“I’ll sometimes sit at my writing table and watch the trees outside—the play of sunlight and shade in their leaves. It instantly takes me back. Back to afternoons as a kid, walking home from school down a leafy street. Back to the half-year I spent in the Oregon woods in my twenties. And somehow that momentary plunge into memory puts me in touch with the mystery that compels me to write in the first place. I feel ready. Receptive. What words do I want to send tumbling down through the years like sunlight in a red maple?”
In this online exclusive we ask authors to share books, art, music, writing prompts, films—anything and everything—that has inspired them in their writing. We see this as a place for writers to turn to for ideas that will help feed their creative process.
“I’ve had numerous writing rituals over the years. They’ve tended to change as my life circumstances have changed, but they always revolve around two key ingredients: silence and geography. I cannot hear my own voice when my mind is cluttered, and what constitutes clutter could fill a small book. It includes, at its most basic, people, dogs, telephones, televisions, construction equipment, sirens, and the Internet (by which I mean the whole mind-numbing-soul-sucking-time-wasting thing).
“When I’m stuck, I paint or I draw. Or I cook. Or I garden—or I redecorate a room. I get away from words, but not away from creativity. It’s a way to keep those energies moving and alive, without the particular worries about content that writing can carry. And also, because none of those activities are my profession, they help me relocate the playfulness and pleasure that disappear when I feel creatively anxious or empty.
“Nothing helps my writing, or makes me want to write, more than driving alone on lonely roads. That’s when I turn up the music—radio, scanning the stations for the surprise of what might get played. Something about this combination, the driving, the music, the landscape, feels generative. I’m currently working on my second nonfiction book and I’m pretty sure it started in the car, Howard Jones singing ‘No One Is to Blame,’ bringing me back, like it or not, to the sorrows of seventh grade.
“When I need to reach that pool of possibility within, I get something cold to drink and sit next to an open window—no matter the season. Listening to instrumental acid jazz from the late 60s and 70s gets me in a good zone—Freddie Hubbard’s Red Clay Suite, Herbie Hancock’s Maiden Voyage, Pharaoh Sanders, and many others (I can’t listen to singers or vocalists because I surrender to their soaring).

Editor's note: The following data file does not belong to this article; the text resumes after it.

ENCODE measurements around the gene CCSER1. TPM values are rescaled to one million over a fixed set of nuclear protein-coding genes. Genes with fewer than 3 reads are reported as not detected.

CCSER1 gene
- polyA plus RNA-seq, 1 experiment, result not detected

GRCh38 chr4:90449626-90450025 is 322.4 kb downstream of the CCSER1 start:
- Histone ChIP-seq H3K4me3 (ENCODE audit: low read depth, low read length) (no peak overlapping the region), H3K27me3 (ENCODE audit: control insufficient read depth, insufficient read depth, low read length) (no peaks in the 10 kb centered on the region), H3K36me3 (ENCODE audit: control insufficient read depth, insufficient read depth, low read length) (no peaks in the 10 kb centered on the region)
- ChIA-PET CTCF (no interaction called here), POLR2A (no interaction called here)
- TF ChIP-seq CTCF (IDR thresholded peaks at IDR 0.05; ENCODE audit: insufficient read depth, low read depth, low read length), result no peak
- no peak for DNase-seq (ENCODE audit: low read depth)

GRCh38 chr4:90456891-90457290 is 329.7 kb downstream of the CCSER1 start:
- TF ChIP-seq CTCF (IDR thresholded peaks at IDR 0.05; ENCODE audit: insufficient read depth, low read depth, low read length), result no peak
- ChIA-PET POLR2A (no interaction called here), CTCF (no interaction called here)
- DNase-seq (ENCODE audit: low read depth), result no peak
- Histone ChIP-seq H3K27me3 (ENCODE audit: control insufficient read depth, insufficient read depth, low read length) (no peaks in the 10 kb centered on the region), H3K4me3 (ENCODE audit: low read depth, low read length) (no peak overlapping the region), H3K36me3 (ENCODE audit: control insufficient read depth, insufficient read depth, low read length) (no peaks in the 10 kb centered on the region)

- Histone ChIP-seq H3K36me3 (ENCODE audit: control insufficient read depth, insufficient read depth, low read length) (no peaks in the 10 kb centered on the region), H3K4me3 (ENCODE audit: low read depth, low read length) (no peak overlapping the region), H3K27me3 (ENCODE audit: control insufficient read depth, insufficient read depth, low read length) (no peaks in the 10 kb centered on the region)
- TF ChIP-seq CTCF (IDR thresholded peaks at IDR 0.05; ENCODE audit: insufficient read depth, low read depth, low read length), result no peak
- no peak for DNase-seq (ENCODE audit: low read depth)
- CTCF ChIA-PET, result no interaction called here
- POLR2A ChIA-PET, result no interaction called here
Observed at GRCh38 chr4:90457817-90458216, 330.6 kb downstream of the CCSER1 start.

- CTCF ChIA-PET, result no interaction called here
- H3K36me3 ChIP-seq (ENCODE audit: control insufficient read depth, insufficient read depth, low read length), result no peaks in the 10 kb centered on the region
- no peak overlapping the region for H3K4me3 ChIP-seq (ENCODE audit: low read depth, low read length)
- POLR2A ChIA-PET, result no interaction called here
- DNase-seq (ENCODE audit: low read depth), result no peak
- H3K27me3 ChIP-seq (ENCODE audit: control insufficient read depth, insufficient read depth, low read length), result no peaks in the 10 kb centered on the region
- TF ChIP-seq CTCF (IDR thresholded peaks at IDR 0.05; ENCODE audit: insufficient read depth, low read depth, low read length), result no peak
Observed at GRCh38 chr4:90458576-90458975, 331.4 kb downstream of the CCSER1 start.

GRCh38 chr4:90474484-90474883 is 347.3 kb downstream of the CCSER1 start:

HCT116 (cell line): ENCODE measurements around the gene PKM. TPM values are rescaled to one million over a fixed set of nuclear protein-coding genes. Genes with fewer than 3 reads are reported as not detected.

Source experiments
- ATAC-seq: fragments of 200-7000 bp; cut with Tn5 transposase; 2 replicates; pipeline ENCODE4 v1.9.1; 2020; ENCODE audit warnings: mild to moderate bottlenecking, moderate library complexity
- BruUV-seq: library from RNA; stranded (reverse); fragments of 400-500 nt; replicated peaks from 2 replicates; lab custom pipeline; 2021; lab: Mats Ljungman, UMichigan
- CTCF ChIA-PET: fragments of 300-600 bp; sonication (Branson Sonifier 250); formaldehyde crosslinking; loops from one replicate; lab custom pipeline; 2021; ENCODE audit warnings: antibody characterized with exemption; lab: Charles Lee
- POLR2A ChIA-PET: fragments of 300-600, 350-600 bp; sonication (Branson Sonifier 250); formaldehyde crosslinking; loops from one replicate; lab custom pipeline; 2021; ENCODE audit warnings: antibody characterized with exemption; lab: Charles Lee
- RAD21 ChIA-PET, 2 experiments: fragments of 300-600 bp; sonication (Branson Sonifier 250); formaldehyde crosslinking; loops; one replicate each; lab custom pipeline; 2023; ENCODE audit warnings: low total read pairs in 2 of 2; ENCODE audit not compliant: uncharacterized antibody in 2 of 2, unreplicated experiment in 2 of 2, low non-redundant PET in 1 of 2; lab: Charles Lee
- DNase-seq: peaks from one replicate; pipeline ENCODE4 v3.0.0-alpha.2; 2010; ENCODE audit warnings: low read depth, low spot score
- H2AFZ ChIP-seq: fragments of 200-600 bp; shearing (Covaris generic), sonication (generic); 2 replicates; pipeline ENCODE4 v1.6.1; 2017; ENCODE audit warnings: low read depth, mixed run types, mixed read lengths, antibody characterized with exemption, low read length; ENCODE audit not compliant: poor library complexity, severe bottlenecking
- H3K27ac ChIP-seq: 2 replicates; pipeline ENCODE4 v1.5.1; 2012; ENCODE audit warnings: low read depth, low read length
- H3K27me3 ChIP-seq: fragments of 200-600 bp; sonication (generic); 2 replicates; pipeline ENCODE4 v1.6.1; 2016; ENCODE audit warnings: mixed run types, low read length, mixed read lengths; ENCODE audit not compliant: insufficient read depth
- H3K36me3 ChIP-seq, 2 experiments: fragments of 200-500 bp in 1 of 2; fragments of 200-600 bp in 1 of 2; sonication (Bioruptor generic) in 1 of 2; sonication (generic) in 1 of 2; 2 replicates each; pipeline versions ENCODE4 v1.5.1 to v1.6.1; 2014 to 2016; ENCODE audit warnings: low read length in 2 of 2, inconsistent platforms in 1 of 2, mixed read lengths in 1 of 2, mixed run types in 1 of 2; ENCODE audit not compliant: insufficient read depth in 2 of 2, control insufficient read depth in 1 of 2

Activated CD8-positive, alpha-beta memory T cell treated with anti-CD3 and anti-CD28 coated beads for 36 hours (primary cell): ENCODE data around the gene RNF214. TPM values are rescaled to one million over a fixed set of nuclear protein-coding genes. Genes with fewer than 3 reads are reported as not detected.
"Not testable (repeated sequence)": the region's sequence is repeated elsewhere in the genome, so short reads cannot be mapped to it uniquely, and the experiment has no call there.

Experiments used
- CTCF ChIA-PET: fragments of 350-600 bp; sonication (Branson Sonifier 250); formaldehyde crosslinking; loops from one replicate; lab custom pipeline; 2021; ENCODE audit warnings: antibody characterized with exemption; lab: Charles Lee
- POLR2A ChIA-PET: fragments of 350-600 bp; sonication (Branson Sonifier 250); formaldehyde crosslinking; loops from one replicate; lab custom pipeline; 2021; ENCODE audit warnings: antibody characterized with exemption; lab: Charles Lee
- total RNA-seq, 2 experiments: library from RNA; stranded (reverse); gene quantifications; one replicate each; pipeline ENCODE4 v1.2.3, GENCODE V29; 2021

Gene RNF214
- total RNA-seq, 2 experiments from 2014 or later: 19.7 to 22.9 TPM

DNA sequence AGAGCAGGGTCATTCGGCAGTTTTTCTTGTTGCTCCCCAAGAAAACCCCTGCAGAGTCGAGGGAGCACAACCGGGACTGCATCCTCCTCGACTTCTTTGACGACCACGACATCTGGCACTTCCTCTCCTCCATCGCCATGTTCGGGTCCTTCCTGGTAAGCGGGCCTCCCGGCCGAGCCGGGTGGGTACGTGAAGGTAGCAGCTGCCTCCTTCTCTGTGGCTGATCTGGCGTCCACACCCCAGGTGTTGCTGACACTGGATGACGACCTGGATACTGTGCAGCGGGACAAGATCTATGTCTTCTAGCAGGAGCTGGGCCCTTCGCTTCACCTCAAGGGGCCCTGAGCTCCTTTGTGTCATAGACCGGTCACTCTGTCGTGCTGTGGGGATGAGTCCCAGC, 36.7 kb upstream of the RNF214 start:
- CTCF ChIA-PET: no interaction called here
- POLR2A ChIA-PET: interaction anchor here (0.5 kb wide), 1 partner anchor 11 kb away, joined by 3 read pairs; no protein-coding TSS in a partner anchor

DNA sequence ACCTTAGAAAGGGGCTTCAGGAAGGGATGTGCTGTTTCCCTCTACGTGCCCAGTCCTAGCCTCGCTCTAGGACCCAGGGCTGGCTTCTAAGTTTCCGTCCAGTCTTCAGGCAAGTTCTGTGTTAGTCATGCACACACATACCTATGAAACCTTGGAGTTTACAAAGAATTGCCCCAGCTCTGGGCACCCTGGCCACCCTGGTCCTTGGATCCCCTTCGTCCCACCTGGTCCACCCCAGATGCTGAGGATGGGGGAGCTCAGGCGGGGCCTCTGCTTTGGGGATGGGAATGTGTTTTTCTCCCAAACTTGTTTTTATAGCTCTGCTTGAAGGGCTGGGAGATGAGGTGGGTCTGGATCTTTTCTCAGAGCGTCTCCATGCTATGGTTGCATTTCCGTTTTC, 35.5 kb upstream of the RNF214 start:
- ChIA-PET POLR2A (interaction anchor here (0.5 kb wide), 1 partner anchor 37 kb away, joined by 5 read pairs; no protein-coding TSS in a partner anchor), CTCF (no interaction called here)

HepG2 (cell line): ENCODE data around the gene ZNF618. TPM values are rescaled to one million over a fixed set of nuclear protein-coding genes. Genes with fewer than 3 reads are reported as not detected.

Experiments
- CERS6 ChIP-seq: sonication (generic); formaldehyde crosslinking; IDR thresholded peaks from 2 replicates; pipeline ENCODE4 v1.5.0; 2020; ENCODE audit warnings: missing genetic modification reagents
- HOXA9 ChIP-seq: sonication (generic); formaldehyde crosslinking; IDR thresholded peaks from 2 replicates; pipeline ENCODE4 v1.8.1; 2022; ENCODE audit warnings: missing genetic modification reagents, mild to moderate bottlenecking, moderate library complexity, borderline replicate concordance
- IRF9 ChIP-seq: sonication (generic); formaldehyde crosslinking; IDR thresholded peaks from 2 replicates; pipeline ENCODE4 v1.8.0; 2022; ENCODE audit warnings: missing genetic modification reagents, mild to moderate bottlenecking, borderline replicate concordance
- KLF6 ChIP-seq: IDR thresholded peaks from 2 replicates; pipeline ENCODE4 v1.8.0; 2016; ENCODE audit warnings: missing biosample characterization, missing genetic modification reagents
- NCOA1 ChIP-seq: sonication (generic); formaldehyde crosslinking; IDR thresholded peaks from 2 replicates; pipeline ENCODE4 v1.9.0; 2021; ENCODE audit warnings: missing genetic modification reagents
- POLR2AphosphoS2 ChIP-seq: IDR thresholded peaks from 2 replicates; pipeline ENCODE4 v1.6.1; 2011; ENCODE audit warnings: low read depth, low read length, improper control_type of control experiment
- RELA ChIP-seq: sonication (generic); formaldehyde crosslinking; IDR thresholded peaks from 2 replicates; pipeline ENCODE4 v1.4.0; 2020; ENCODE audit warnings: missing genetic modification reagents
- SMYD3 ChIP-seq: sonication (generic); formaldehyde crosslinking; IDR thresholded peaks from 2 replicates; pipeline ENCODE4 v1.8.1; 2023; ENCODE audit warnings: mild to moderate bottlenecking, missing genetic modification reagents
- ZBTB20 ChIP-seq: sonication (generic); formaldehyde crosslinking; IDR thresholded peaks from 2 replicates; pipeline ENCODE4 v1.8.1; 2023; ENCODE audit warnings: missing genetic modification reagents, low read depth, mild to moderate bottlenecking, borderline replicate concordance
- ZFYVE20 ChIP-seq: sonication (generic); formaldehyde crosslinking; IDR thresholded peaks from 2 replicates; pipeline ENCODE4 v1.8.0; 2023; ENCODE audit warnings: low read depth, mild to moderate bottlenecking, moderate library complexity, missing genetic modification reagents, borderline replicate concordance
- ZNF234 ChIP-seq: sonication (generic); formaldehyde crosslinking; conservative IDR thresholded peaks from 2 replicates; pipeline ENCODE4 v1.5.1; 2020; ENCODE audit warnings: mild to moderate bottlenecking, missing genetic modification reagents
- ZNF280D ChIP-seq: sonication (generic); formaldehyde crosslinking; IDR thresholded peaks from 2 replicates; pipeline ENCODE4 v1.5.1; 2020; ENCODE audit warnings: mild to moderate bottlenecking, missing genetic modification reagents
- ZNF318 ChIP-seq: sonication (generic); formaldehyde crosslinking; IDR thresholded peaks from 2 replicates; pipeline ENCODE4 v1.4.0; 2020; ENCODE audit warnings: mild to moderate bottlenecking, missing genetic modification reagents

“‘If you don’t stir your soul with a stick every day, you’ll freeze solid.’ Rutger Kopland, the Dutch poet, uses this sentence from Gerrit Krol as an epigraph to one of his books. I often read poems as my chosen stick in preparing to write: usually poems from earlier generations, or poems in translation or from other languages and historical periods. I want quiet voices and the perspective of distance, avoiding the flash-bang of current poetics and contending fashions.
“Years ago when I was traveling in India, I found a junk shop in Cochin that was filled with random things. In one corner were stacks and stacks of old photographs from a photography studio that had long since closed. There were photos of families posed stiffly in their best clothes, brides and grooms with grim expressions, and photos of children—so many children. Many of them were posing in the odd sets of the photography studio—an oversized paper moon, a large cut-out boat. I bought several photographs and keep them near me when I write.
“I had an unfettered year to work on my memoir. No excuses. Terrifying. So I watched bad TV and learned six new ways to cook chicken. My house was spotless; my chapters unwritten. Classical music saved me—Erik Satie by Jean-Yves Thibaudet, Yo-Yo Ma’s Bach cello suites, and the Schubert Ensemble of London’s beautiful piano quintets by Ernő Dohnányi. Each became an hourglass, pacing drafting sessions. I listened over and over. Months later, behind on major edits, I realized I’d forgotten the music.
“I spend ten minutes reading poetry before trying to write fiction. Poetry drags my lazy brain toward focus: on language, precision, rhythm. It’s like pushing in the clutch before I can start the engine. I also use an idea box. I scribble notes on scraps and throw them into a Payless shoebox and forget them. Most contain just a few words. If I’m stuck I pull out a few scraps and force them into a story. ‘Ms. Yamada’s Toaster,’ the first story in Hana Sasaki, came from: ‘appliance with a superpower,’ ‘Jehova’s Witnesses’ and ‘so much beer.’”
“Read the news. There are some strange things happening in the world. The New York Times is a huge part of my writing process. I rip out articles; I circle phrases from the science section, the business section, and sometimes (dare I say) the book review. I recently wrote a poem that came from an article Teddy Wayne wrote about Justin Bieber.